Architectural renderings show how buildings will be renovated to house the center.By Karin Grennan

A site has been chosen for a CSU Channel Islands center designed to address the dire need for affordable, high-quality care and education for the young children of students, employees, farmworkers, and other community members.

After gathering input from the campus community, President Richard Yao decided that buildings along the west side of Camarillo Street, south of Santa Barbara Avenue, will be renovated to house the Early Childhood Care and Education Center (ECCEC), pending a successful fundraising campaign.

The University plans to build the center with public and private funds and has nearly reached the halfway mark in its fundraising efforts. The estimated planning, infrastructure and construction costs total $46.69 million, and CSUCI has raised $22.83 million so far. The County of Ventura provided $5 million, and the California legislature allocated $7 million. The University committed $10 million, which includes $1.5 million from real estate investment company Kennedy Wilson.

“With additional financial support that we are seeking in both public and private realms, we can build this vitally needed center to benefit our students as well as families and employers throughout the region,” Yao said.

This center has been in the planning stages since before CSUCI opened its doors. Of the 23 CSU campuses, CSUCI is one of only three without child care facilities for students. This is particularly significant for CSUCI’s student-parent population since 40% earn less than $24,000 a year, and child care — particularly high-quality care and education — can be prohibitively expensive.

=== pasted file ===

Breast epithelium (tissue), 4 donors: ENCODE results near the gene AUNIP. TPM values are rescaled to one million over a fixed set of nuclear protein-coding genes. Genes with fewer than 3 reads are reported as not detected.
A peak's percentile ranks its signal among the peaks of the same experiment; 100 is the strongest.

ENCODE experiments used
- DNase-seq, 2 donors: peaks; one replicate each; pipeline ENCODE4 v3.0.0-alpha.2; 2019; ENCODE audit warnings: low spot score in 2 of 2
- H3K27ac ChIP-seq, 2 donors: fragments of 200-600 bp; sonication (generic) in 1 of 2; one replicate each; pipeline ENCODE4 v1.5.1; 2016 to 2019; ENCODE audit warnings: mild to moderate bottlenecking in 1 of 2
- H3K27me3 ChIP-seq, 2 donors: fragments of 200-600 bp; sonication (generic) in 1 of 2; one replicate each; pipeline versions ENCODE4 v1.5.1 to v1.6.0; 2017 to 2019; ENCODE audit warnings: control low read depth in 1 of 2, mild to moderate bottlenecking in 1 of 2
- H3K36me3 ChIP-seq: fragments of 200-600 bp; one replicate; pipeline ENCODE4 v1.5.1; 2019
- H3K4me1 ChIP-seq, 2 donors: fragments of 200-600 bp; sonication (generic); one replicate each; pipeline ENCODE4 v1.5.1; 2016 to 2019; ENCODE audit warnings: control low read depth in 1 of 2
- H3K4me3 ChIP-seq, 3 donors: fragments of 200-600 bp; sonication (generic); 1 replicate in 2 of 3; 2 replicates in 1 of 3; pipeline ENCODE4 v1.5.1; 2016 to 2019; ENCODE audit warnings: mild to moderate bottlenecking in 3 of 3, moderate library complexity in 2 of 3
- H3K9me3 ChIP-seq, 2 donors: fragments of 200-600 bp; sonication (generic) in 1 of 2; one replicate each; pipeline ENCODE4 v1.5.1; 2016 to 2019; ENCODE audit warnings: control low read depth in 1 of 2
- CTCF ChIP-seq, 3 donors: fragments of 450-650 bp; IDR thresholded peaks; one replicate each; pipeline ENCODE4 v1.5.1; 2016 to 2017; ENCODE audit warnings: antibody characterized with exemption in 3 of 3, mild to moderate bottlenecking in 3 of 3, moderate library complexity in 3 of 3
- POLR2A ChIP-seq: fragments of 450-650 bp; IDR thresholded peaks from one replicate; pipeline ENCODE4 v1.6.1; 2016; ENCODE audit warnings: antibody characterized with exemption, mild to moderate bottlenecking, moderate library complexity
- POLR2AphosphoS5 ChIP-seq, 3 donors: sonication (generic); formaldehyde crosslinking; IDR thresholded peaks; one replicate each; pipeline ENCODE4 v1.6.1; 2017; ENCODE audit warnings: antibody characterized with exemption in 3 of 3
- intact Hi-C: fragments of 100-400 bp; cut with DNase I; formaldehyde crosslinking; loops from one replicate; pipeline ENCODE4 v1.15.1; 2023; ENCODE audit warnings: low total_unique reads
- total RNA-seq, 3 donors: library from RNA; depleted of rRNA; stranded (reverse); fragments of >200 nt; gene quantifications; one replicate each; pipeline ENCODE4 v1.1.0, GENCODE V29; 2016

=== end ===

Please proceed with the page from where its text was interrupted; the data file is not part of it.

As planned, the center will serve children aged 6 weeks through 5 years and possibly provide evening care for up to 8-year-olds. It will follow a Balanced Dual Language Model to meet the needs of children who are dual language learners in Ventura County, with most having Spanish as a heritage language. Supporting bilingual/multilingual development is critical since 60% of California children under 5 years old are dual language learners. The ECCEC will play a critical role not only in CSUCI’s Early Childhood Studies teacher preparation program but also in professional development experiences that it can help make possible for early childhood providers throughout the region. The center will be open to children of all abilities, specifically those with special needs. 

CSUCI’s Early Childhood Studies majors will conduct field work, including student teaching, at the center. It also will be a clinical practice experience site for California’s proposed pre-K-3 Early Childhood Specialist Credential. 

The center will provide opportunities for service learning and interdisciplinary research as well as valuable experiences for students and faculty in other disciplines, such as Nursing, Psychology, Sociology, Art, and Chicana/o Studies.

Plans for the first phase of construction include 10 classrooms, two outdoor play areas, a medical office, a multipurpose room/art studio, kitchen, and laundry room. A proposed second floor would house a family resource area as well as college classrooms and faculty offices. To learn more, please visit the ECCEC webpage at:

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© Winter 2023 / Volume 27 / Number 2 / Biannual

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